Avast Distributed Trojanized CCleaner Windows Utility

For one month, the installer for a widely used, free Windows utility called CCleaner also installed a malicious payload that was designed to allow attackers to push additional malware onto infected PCs.

The alert over the software flaw was publicly sounded Monday by security researchers at Cisco Talos, who say they discovered the flaw last week and immediately alerted CCleaners’ developer Piriform, which has since confirmed the security problem and issued new, clean versions of CCleaner.

CCleaner is a Windows utility designed to enable users to perform routine maintenance on their systems, including removing temporary files and optimizing hard disk performance.

Prague-based anti-virus firm Avast, which acquired Piriform in July, says CCleaner is used by 130 million, although some of those use the Android version, which was not affected. Piriform says that 3 percent of CCleaner users may have used the trojanized versions.

“The actual number of users affected by this incident was 2.27 million, write Avast CEO Vince Steckler and Ondřej Vlček, executive vice president and general manager of Avast’s consumer business, in a blog post. “And due to the proactive approach to update as many users as possible, we are now down to 730,000 users still using the affected version (5.33.6162). These users should upgrade even though they are not at risk as the malware has been disabled on the server side.”

Piriform says that it did not issue an immediate security alert because it was working with law enforcement to seize the command-and-control server. “Working with U.S. law enforcement, we caused this server to be shut down on the 15th of September before any known harm was done. It would have been an impediment to the law enforcement agency’s investigation to have gone public with this before the server was disabled and we completed our initial assessment,” the company says.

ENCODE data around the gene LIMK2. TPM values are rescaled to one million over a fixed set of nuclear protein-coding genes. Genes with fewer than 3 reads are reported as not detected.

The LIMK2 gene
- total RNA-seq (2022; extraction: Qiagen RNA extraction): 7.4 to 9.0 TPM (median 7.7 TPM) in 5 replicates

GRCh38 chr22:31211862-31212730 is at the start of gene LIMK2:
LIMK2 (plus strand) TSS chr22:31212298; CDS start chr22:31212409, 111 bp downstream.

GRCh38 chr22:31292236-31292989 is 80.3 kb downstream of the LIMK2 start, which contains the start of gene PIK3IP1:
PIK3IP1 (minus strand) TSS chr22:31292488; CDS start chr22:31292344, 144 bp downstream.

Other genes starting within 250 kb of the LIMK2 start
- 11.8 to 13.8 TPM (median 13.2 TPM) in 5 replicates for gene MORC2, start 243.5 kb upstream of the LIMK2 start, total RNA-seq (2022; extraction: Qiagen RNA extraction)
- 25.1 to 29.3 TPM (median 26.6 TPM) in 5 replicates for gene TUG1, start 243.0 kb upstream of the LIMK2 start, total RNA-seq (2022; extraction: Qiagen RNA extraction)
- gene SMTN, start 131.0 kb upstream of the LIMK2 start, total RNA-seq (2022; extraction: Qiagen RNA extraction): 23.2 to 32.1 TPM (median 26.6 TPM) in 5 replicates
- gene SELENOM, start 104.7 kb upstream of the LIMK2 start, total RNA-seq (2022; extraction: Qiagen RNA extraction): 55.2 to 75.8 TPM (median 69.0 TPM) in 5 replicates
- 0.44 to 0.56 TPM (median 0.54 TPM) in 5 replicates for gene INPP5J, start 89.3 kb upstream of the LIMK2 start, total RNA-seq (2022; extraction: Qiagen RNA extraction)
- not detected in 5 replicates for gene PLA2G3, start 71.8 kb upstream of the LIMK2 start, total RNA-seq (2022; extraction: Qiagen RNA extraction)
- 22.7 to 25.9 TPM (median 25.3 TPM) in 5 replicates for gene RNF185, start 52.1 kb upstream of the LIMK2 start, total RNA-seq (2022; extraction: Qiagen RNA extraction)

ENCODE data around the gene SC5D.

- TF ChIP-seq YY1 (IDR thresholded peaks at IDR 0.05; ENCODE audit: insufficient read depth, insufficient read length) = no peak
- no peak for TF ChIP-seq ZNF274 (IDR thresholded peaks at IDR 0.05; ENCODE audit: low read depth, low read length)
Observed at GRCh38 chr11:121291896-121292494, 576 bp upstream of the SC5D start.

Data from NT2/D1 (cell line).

This type of campaign – trojanizing a legitimate application – is often referred to as a supply chain attack, in which attackers subvert the relationship between a supplier and its customers. “This trust relationship is … abused to attack organizations and individuals and may be performed for a number of different reasons,” according to Cisco Talos.

In another campaign earlier this year, NotPetya malware was infecting Ukrainian organizations after attackers compromised an update server – and potentially also software development environment – maintained by Kiev-based accounting software vendor M.E. Doc.

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